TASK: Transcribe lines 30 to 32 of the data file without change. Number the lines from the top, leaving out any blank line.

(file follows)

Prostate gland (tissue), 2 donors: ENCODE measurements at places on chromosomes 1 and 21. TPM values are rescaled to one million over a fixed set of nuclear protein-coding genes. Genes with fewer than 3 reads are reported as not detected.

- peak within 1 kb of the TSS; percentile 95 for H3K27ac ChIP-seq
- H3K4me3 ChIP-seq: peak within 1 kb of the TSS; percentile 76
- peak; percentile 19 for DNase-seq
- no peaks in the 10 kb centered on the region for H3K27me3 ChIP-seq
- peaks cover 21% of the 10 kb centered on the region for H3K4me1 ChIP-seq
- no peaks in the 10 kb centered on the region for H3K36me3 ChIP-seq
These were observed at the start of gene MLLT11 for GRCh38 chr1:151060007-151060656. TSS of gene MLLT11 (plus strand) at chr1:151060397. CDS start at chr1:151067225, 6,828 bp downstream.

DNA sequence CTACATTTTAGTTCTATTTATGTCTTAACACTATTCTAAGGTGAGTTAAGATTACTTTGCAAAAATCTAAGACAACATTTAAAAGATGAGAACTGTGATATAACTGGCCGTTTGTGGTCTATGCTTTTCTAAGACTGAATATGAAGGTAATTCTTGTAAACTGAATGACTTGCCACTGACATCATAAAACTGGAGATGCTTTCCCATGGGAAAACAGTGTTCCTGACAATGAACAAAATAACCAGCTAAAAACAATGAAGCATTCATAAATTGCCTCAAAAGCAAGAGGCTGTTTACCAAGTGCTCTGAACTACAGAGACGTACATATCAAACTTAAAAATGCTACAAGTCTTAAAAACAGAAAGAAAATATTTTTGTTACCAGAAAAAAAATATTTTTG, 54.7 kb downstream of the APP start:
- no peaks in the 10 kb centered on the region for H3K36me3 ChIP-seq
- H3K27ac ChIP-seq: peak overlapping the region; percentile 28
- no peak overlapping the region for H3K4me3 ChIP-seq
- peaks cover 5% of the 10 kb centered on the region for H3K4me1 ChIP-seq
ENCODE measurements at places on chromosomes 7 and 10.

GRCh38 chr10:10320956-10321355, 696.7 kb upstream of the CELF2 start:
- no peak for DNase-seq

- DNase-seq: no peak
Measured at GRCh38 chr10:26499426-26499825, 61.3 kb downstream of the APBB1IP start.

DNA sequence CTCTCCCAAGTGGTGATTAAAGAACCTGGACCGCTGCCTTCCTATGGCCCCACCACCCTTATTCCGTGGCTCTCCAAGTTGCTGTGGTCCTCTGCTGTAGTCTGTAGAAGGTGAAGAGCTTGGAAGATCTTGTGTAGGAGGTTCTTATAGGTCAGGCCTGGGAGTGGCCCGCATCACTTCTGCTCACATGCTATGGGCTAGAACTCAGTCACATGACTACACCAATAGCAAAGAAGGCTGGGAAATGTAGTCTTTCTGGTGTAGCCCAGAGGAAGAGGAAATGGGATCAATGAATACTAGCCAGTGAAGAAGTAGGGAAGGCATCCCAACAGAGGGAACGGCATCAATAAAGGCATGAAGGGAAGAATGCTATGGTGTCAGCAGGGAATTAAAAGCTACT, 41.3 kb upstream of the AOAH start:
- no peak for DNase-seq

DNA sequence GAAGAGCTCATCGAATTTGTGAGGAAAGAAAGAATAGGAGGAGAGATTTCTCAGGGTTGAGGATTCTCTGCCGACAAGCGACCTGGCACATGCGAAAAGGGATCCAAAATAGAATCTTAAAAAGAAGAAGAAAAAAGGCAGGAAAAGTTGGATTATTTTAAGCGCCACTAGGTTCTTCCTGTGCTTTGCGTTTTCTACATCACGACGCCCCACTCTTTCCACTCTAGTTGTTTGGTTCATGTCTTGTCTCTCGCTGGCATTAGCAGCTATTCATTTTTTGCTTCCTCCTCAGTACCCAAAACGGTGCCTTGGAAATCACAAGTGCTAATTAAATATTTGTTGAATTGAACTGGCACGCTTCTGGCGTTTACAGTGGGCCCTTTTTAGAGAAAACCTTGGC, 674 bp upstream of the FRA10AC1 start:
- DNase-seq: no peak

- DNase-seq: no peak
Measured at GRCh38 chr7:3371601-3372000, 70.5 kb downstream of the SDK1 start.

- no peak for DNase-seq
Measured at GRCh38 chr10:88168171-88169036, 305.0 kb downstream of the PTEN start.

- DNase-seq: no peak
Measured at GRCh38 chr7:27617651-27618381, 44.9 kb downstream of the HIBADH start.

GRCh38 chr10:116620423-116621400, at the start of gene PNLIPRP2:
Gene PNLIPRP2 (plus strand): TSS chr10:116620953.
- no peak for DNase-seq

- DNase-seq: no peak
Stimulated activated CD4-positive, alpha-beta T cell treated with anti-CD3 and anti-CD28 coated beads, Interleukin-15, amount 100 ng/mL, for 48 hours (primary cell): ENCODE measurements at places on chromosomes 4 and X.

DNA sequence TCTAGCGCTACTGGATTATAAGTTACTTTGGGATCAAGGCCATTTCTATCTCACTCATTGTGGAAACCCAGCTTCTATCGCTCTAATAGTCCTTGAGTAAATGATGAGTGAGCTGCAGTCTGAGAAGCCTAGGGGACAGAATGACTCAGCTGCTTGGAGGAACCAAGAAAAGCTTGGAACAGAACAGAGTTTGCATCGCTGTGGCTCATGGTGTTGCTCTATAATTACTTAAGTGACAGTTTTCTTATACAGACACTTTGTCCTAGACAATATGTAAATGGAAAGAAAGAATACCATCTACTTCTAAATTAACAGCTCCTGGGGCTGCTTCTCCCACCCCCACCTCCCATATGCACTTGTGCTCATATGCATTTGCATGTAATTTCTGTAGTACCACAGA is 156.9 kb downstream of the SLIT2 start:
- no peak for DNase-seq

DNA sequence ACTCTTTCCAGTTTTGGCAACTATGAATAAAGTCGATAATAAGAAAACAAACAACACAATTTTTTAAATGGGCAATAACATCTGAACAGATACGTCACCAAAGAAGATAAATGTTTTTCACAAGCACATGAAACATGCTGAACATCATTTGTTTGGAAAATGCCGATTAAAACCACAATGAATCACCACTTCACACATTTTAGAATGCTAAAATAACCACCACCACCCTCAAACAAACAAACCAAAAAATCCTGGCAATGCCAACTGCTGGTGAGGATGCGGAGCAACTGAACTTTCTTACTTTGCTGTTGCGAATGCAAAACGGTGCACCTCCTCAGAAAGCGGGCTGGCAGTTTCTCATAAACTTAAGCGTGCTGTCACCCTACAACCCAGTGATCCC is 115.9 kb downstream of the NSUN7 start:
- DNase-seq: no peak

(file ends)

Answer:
Gene PNLIPRP2 (plus strand): TSS chr10:116620953.
- no peak for DNase-seq

- DNase-seq: no peak